• f. Accelerated fatiguing of materials (low cycle fatigue).
  • g. Potential piezoelectric activity of materials, and materiel failure resulting from cracks in fracturing crystals, ceramics, epoxies, or glass envelopes.
Figure 3.2. Drop Shock Test Machine, Initial Velocity Excitation
(Courtesy of Lansmont)

Classical pulse shock testing has traditionally been performed on a drop tower. The component is mounted on a platform which is raised to a certain height. The platform is then released and travels downward to the base, which has pneumatic pistons to control the impact of the platform against the base. In addition, the platform and base both have cushions for the model shown. The pulse type, amplitude, and duration are determined by the initial height, cushions, and the pressure in the pistons. This is a textbook example of case where the initial potential energy of the raised platform and test item are converted to kinetic energy. The final velocity of the freefall becomes the initial velocity of the shock excitation.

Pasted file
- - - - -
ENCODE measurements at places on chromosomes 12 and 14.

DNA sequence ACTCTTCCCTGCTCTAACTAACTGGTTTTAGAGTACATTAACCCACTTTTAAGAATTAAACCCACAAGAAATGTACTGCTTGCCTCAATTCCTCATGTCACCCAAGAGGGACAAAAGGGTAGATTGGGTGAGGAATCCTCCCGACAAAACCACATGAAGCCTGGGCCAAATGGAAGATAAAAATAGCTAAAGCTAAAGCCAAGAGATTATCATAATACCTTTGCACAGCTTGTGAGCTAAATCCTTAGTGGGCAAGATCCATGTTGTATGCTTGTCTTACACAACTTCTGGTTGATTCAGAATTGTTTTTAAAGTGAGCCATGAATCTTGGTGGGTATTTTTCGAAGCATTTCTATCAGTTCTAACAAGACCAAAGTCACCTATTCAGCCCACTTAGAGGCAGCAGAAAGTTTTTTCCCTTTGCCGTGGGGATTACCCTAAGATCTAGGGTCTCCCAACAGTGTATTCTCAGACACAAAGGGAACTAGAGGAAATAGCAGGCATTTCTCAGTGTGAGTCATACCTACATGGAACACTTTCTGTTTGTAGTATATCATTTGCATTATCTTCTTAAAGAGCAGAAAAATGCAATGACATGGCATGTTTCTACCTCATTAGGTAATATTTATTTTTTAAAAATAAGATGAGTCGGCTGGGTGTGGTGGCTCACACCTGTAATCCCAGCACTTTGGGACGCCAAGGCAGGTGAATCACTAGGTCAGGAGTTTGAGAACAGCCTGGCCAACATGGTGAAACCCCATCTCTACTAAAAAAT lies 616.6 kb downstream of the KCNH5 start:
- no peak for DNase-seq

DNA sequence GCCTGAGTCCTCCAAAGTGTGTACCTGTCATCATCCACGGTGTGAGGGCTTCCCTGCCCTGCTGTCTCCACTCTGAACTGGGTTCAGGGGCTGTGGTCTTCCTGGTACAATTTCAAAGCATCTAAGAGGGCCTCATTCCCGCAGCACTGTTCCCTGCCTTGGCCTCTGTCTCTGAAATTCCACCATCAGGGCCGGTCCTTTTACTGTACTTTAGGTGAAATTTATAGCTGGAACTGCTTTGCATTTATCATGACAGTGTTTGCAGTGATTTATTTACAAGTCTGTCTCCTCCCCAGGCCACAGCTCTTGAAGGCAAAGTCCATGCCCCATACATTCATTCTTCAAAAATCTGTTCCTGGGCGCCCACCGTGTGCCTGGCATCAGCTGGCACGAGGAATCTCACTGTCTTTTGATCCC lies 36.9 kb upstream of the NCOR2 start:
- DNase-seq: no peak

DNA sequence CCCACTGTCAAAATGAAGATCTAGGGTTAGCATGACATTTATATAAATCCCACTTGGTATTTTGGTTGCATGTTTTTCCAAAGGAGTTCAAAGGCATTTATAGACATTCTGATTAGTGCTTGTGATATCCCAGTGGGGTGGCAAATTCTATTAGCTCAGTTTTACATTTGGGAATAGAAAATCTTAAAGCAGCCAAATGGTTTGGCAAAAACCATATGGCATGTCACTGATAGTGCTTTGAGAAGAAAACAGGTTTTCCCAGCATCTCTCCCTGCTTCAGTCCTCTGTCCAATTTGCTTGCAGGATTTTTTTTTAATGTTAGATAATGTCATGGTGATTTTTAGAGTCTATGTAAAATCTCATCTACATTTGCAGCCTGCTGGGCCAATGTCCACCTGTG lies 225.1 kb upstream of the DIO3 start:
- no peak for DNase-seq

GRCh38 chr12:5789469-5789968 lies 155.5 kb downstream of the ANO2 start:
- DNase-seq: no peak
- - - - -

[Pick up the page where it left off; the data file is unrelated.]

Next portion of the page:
Figure 3.3. A 50 G, 11 msec, Terminal Sawtooth Pulse for Shaker Shock Test

Classical pulse shock testing can sometimes be performed on shaker tables, but there some constraints. The net velocity and net displacement must each be zero. Also, the acceleration, velocity and displacement peaks must each be within the shaker table stroke limits. Pre and post pulses are added to classical pulses to meet these requirements. A hypothetical terminal sawtooth pulse suitable for shaker shock testing is shown in Figure 1.6.

Half-Sine Shock Example

Consider a single-of-freedom is subjected to a 50 G, 11 msec half-sine pulse applied as base excitation per Figure 12.12. Set the amplification factor to Q=10. Allow the natural frequency to be an independent variable. Solve for the absolute response acceleration. The equation of motion is for the relative displacement z is


The primary response occurs during the half-sine pulse input. The residual response occurs during the quiet period thereafter. The total response is the combination of primary and residual. The exact response for a given time can be calculated via a Laplace transform. Note that the quiet period solution is free vibration with initial velocity and displacement excitation.

Figure 4.1. Fourier Transform Half-Sine Shock